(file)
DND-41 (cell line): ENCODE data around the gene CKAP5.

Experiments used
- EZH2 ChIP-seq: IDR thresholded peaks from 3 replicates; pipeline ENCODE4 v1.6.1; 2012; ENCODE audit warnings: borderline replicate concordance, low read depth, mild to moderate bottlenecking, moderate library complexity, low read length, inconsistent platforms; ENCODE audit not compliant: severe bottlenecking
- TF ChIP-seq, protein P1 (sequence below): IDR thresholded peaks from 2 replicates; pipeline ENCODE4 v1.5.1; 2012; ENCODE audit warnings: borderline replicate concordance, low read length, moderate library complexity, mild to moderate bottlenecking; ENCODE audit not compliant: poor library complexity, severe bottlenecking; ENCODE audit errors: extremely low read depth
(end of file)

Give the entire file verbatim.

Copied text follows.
DND-41 (cell line): ENCODE data around the gene CKAP5.

Experiments used
- EZH2 ChIP-seq: IDR thresholded peaks from 3 replicates; pipeline ENCODE4 v1.6.1; 2012; ENCODE audit warnings: borderline replicate concordance, low read depth, mild to moderate bottlenecking, moderate library complexity, low read length, inconsistent platforms; ENCODE audit not compliant: severe bottlenecking
- TF ChIP-seq, protein P1 (sequence below): IDR thresholded peaks from 2 replicates; pipeline ENCODE4 v1.5.1; 2012; ENCODE audit warnings: borderline replicate concordance, low read length, moderate library complexity, mild to moderate bottlenecking; ENCODE audit not compliant: poor library complexity, severe bottlenecking; ENCODE audit errors: extremely low read depth